Then Gary went to university in Norwich and we didn’t see each other for ages. I went to university quite late — but we reconnected our friendship back in London when I met Gary in Waterstones, Trafalgar Square four years later at random. However I think that’s always stayed with us, the idea of running your own thing, particularly within music. It still happens now. There’s a genre of music called Grime here in London, and there’s a guy called JME who’s huge in this particular scene, but he’s never had a major record label deal, he distributes everything himself, he makes his own caps, his own T-shirts, as well as his own music, and he guests on loads of others. They do their own videos, and the content policy is just as good as it would be in a major label thing, but he has complete control over all of it. So I think he’s probably one of my inspirations in that sense.

Gary, I know, is particularly inspired by nature writing, and he’s a keen bird watcher. He’s gone from being a Punk to a bird watcher. That’s quite an interesting transformation.
People like Tom Chivers, who I mentioned earlier, who helped us at the beginning are also real inspirations to us, and Tom’s always a couple of steps ahead of us. The same goes for another friend of ours like Sam and Elly at Galley Beggar Press, who published Emma McBride’s book last year, which won loads of awards. We often talk to each other, and they are very innovative and always one step ahead of us too! But, in general, in London it’s not hard to be inspired by people doing stuff because there’re a lot of people doing a lot of stuff all the time.

It’s funny, I was in New York recently and everybody was telling me that everyone is on the hustle, everybody’s trying to make it there. “This city is great for people trying to make it.” And I get that, but the difference to me, I didn’t think about London being less of a hustle, or less hardworking, it was more that it felt like in London people were willing to do more interesting, risky things that weren’t necessarily about ‘making it’ in that American sense. They were more trying to find some sort of, not necessarily meaning, but trying to find their own version of what it is that they want to see and how people are responding to them and their work. So like I said before, we don’t do this because we want to be publishers. We do it because there are books that we know aren’t getting published that we want to read, and the only way we can read them is if we publish them.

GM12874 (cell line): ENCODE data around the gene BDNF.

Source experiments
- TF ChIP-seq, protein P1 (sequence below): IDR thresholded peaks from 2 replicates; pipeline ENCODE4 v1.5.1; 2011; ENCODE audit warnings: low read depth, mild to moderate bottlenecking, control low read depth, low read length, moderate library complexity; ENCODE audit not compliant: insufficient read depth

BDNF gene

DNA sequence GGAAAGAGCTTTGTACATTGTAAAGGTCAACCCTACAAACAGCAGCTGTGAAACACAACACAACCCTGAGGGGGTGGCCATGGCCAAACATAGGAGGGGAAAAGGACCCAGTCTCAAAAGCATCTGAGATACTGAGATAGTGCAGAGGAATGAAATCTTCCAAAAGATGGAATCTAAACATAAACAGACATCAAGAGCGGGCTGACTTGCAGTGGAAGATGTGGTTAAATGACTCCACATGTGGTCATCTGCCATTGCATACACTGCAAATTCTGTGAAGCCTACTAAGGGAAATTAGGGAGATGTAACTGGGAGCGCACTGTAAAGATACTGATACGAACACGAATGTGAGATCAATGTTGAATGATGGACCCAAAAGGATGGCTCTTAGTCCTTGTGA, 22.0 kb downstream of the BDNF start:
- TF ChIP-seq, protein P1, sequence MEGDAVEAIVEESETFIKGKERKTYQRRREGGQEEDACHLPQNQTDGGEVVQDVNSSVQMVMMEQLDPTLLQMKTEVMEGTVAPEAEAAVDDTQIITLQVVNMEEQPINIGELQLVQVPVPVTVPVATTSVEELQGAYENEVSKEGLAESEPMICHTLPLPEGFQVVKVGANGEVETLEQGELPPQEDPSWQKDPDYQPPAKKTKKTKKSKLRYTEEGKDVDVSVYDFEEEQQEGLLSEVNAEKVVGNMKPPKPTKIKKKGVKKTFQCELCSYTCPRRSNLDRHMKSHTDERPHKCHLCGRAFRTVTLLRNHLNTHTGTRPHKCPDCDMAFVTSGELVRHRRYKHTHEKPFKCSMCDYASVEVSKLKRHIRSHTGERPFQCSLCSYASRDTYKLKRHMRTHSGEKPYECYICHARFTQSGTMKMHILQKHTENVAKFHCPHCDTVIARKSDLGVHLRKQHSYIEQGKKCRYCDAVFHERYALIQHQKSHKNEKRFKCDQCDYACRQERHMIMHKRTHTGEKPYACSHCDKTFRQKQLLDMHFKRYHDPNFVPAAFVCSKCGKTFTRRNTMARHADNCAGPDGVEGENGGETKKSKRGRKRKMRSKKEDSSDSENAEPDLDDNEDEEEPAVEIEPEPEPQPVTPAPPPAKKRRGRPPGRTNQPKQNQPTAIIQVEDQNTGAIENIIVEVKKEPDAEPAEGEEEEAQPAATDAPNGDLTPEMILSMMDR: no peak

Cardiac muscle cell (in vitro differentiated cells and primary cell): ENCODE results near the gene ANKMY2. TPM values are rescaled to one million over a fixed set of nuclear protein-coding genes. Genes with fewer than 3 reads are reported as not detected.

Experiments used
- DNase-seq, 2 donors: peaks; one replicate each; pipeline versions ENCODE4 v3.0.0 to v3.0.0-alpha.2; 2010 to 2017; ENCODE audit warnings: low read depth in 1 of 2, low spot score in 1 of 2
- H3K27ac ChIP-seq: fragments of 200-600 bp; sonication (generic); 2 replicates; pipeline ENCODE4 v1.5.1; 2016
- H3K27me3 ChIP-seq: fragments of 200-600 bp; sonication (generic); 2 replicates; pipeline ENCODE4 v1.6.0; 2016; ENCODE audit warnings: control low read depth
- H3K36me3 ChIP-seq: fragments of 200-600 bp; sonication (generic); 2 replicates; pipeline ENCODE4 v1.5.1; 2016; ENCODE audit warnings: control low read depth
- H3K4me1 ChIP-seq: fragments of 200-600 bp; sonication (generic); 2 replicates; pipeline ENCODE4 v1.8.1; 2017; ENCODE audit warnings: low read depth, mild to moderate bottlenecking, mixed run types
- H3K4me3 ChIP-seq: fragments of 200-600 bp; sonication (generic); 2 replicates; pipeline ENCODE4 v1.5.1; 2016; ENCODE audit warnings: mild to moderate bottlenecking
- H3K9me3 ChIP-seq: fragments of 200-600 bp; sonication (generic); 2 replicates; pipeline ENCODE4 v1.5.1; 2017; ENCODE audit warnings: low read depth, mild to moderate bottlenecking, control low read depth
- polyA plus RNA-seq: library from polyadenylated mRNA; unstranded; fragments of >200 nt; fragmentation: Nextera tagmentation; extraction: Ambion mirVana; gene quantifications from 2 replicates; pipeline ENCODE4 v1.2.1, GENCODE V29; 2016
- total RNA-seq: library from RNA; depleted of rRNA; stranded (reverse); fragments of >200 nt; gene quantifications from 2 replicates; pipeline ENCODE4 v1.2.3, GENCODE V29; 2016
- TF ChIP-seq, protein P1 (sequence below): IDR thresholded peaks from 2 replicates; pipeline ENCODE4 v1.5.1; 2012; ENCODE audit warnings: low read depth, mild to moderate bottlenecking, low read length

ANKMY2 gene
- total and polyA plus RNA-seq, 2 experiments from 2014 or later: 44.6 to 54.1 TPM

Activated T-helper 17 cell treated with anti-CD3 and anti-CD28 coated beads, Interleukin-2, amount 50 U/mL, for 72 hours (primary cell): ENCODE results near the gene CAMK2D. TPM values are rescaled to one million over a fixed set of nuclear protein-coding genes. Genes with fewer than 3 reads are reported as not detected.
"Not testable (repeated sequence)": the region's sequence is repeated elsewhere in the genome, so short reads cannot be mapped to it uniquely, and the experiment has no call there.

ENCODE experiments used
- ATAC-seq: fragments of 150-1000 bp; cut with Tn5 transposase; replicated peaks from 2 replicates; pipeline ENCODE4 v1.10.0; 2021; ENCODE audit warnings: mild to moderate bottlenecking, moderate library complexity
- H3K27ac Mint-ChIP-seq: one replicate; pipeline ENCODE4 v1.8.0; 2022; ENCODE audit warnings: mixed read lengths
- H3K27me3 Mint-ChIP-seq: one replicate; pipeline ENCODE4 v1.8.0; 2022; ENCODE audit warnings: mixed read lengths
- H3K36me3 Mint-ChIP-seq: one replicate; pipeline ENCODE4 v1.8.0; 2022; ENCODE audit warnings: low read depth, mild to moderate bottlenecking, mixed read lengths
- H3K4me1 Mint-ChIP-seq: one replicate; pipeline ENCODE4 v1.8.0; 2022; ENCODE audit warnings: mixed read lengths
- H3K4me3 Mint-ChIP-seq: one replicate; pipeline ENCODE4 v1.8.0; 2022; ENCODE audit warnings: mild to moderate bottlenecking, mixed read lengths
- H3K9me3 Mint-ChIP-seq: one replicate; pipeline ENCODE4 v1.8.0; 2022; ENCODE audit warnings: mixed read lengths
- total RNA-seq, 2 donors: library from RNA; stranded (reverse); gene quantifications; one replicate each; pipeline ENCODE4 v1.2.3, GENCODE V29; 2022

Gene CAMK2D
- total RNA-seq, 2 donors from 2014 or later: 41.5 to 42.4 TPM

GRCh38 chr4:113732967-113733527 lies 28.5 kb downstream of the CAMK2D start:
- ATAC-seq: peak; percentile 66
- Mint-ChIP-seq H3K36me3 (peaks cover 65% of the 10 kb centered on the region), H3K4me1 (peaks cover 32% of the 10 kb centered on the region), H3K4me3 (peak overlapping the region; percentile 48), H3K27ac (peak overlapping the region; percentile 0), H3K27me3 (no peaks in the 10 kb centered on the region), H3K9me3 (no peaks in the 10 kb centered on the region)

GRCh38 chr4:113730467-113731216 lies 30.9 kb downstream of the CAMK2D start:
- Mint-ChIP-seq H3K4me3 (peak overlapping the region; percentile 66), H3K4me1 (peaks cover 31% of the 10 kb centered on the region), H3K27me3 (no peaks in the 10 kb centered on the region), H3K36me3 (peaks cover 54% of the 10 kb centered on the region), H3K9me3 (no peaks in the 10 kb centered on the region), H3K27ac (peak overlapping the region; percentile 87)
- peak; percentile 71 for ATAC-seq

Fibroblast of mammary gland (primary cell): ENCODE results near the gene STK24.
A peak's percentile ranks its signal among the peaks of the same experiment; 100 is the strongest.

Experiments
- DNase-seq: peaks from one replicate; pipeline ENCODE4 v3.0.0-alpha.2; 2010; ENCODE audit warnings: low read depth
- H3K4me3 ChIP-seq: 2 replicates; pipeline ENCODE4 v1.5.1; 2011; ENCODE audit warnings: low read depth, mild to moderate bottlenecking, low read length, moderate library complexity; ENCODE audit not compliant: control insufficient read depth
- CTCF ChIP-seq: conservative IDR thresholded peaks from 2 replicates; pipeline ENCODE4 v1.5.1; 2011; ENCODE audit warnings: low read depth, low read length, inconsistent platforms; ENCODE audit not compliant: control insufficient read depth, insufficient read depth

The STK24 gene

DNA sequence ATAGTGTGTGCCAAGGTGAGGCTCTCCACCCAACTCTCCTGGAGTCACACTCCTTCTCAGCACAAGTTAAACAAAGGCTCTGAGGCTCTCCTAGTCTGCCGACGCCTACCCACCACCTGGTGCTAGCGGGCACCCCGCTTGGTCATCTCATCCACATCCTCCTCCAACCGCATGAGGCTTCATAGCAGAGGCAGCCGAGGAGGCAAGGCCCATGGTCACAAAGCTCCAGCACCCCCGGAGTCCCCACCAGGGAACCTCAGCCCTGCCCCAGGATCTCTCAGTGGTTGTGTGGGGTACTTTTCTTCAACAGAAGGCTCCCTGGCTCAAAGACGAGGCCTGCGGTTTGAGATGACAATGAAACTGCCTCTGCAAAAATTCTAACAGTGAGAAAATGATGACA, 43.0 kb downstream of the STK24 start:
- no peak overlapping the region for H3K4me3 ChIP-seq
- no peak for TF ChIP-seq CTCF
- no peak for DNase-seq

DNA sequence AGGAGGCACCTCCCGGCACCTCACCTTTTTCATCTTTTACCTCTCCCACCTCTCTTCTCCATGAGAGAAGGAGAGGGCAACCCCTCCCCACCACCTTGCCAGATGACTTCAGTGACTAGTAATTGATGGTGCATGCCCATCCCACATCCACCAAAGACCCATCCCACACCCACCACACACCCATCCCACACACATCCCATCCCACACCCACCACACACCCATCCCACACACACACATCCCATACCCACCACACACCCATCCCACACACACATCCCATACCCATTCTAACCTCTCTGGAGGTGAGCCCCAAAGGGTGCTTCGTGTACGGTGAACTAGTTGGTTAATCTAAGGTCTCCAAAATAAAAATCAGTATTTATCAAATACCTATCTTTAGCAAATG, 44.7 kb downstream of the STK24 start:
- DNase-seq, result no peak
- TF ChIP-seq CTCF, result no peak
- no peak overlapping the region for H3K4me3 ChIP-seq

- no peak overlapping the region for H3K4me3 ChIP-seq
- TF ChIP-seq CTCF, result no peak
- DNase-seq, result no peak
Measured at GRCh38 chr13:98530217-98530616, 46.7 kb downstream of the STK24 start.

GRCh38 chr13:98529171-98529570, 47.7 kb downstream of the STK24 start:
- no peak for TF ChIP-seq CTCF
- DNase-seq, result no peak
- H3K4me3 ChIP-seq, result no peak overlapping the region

I think it’s very similar in many industries in London, and I think music is probably primarily London’s main innovator, you know? From Punk through to Jungle, Drum and Bass, and Dub-step and Grime and all these kind of very London-centric music genres, they all started with people saying, “Well, I’m bored of this. I’m going to do something new,” and setting up their own record labels, and always being at the front and being innovative. Not because they want to make money, but because they want to innovate — specifically, make something new.

What are the most challenging and rewarding aspects of being a book publisher in a digital age?


Kit: The most challenging is making enough money to pay ourselves. We pay everybody else before we pay ourselves, which often leads to us not paying ourselves at all! So Gary and I both have part-time jobs as well. We do this between two and two and a half days a week.
We’re not in debt. As a company, I suppose we make profit, but it always goes to designers, writers, everyone else first before it comes to us. We’re always thinking about the next book, so it’s very hard to justify scraping money off, enough money off, to make a difference to our personal lives without thinking, ‘Oh, but that means we could print this one that we hadn’t thought we could afford to print.’